Lower-priced cameras from long-time motion tracking company Optitrack could slash as much as 40 percent off the cost to track VR headsets and accessories over very large areas. The price cut could accelerate the roll-out of out-of-home VR experiences like The Void.
The Void covers very large regions with Optitrack cameras overhead to find the locations of people, controllers or other objects that are part of the overall story. In The Void’s first public installation in New York, Madame Tussauds offers a Ghostbusters experience that makes visitors feel like they are really catching ghosts throughout a building. Immersion can be dialed up on these “stages” by enhancing the experience with wind, heat or scent effects that tie to the story. Ghostbusters is a particularly smart fit for The Void because you wear a backpack powering the wireless headset that ends up feeling exactly like a proton pack.
When we got a look at the refined Rapture hardware from The Void, co-founder James Jensen noted the controller and headset are no longer covered with external tracking markers.
Typically, Optitrack covers objects or people with lightly-colored reflective balls or dots to track their movements. It turns out The Void is one of the very first systems equipped with Optitrack’s latest “active” system which uses embedded lights covering objects rather than easy-to-break balls. The Void is also now employing a significant upgrade to the visuals seen inside its Rapture VR helmet, and the startup aims to open 20 of its hyper-immersive “stages” this year.
While Valve Software is working on improved base stations for its innovative lighthouse tracking system used by the HTC Vive, we haven’t heard a definitive answer one way or the other about whether the technology might one day be extensible to cover very large regions. Today, a large-scale virtual world like those made by The Void turns to a camera-based tracking technology like Optitrack. IMAX VR, in contrast, equipped room-sized pods with Vive tracking base stations for its VR arcade initiative.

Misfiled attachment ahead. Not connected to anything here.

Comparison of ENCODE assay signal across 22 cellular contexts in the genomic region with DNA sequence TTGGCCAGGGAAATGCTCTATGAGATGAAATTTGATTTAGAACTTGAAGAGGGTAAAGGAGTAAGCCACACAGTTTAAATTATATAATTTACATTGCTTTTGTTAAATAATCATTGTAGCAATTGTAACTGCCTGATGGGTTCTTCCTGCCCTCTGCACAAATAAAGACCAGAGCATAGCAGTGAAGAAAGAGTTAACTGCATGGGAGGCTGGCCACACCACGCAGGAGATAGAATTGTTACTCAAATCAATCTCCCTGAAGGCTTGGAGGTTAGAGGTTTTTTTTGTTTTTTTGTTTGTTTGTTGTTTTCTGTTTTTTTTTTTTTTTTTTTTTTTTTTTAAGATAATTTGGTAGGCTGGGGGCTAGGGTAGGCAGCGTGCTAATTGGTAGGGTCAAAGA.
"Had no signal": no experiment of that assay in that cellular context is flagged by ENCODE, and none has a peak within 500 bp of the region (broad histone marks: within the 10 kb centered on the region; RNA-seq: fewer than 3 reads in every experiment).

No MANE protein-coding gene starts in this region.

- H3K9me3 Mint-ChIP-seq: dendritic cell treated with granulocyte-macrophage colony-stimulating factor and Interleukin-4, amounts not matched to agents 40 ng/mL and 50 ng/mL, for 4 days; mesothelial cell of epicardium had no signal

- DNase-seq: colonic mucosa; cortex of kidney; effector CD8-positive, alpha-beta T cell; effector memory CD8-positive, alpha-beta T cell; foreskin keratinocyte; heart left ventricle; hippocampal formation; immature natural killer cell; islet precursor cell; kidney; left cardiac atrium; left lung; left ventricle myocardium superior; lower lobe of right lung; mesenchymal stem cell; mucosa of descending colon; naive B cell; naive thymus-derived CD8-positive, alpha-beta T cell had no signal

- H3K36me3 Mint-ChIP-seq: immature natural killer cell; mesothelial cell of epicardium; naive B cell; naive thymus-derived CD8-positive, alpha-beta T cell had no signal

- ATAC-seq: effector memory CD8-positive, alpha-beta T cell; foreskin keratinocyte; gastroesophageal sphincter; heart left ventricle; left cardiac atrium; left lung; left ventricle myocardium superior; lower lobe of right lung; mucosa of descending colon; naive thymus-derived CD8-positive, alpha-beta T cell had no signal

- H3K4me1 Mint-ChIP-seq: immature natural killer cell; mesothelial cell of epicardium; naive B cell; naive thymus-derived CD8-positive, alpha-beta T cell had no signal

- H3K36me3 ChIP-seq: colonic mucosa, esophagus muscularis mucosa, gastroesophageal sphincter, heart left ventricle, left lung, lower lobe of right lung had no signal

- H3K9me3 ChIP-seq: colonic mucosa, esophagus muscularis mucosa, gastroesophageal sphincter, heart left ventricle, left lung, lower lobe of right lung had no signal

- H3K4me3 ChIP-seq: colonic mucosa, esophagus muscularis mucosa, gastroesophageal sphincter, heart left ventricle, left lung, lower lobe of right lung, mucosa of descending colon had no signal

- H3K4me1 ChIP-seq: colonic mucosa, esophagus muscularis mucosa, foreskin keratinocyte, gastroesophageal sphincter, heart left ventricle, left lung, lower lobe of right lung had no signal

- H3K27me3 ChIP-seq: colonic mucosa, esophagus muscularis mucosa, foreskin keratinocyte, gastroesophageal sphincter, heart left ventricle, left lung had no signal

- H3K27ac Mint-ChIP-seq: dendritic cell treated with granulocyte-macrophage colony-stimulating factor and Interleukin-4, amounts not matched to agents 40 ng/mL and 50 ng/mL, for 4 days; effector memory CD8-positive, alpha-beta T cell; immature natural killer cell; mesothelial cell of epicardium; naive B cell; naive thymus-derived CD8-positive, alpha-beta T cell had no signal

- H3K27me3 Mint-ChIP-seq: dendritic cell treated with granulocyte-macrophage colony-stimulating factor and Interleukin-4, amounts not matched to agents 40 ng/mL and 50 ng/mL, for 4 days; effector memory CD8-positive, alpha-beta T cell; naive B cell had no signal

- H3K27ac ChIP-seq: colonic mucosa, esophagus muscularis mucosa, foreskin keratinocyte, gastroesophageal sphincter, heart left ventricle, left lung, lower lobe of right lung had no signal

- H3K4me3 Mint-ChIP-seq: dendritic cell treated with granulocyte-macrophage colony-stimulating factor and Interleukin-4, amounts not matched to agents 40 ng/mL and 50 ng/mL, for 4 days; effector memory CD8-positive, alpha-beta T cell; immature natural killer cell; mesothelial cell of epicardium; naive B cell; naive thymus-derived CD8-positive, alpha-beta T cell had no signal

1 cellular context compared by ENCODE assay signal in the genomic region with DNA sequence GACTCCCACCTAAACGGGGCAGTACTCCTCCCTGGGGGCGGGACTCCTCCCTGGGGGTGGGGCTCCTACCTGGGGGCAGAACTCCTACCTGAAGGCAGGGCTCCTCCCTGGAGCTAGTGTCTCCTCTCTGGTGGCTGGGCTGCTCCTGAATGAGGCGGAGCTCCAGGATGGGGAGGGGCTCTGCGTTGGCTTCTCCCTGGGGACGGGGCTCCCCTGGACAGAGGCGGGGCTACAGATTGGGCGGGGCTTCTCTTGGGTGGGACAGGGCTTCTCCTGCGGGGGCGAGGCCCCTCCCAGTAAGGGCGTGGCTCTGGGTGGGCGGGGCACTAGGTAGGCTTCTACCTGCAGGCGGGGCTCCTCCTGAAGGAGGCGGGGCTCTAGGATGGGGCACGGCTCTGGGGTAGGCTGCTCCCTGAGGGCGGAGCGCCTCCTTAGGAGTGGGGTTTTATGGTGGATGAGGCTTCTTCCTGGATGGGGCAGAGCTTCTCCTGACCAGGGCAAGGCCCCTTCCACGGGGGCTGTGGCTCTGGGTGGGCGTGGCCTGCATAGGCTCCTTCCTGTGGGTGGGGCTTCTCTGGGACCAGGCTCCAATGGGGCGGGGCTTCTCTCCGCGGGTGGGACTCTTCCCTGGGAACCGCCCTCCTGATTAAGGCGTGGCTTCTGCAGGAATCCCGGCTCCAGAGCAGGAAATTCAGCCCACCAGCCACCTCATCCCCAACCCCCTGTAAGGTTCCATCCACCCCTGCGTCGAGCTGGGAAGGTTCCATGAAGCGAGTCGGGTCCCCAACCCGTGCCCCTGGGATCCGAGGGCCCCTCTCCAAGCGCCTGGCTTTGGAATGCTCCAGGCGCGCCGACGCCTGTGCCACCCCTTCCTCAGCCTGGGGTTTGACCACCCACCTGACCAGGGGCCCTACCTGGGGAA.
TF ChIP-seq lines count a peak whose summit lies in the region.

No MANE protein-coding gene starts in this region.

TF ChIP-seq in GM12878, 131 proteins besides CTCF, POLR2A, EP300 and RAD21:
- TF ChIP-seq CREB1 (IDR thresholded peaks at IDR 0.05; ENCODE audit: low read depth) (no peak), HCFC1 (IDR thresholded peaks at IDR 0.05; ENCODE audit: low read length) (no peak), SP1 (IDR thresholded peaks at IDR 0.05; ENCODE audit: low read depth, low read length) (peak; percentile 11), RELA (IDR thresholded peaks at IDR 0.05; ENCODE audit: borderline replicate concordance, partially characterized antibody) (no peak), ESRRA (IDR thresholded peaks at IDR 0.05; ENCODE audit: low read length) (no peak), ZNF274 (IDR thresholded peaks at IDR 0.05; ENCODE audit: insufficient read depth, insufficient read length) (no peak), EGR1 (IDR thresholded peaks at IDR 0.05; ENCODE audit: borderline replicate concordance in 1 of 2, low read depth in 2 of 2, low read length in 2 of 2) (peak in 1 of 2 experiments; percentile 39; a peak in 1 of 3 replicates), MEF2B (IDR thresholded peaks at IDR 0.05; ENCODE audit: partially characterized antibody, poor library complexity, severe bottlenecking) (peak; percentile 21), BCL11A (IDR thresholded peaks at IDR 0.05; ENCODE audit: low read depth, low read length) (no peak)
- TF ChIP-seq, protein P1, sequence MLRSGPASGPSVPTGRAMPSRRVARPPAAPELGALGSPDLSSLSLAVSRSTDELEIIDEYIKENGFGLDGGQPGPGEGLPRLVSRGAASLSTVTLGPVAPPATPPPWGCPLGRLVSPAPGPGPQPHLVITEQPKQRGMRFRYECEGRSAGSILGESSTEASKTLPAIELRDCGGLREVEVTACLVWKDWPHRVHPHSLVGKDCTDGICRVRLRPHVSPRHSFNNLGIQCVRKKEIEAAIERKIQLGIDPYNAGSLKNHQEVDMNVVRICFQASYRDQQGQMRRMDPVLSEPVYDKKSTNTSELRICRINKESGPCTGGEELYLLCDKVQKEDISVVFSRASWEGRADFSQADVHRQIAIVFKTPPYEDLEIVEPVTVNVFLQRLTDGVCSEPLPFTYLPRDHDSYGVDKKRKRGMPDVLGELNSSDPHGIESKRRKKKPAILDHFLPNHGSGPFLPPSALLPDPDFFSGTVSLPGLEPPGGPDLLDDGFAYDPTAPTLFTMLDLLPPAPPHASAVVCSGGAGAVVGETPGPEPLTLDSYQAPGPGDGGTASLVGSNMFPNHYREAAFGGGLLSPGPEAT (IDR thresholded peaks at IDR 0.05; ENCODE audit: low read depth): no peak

“In 2015, the number of out-of-home VR tracking experiences that we sold into, it was a couple dozen systems,” said Optitrack Chief Strategy Officer Brian Nilles. “In 2016, we probably sold 400 to 500 systems in VR tracking. Some of them are research, some of them are R&D for universities, but a lot of them are out-of-home experiences that are in Asia, Europe and growing in North America as well. So in 2017, it seems like the market is getting traction.”
The Void is just one among a field of companies looking to establish a market for a new kind of destination entertainment mixing elements of storytelling and exploration with paintball or laser tag. A price drop like Optitrack’s with cameras tuned specifically for VR usage could be precisely the boost needed to make these types of locations more common.
From an Optitrack press release, bolding added:
At the core of OptiTrack Active is a set of infra-red LEDs synchronized with OptiTrack’s low latency, high frame rate, Slim 13E cameras, delivering real time marker identification as well as positioning. This differs from OptiTrack’s passive solution, which requires that reflective markers be configured in unique patterns for each tracked object. This can add a great deal of complexity for high volume manufacturing and large-scale deployments of HMDs or weapons. With OptiTrack Active over 100 objects can be tracked simultaneously over areas greater than 100’x100’ (30mx30m)…
The newer Slim 13E cameras are priced around $1,500 while equivalent hardware that used the older “passive” dot-tracking system cost around $2,500. Covering large regions can require dozens of these cameras so the cost adds up very quickly. The image below provided by Optitrack imagines an enormous space with cameras placed overhead evenly throughout.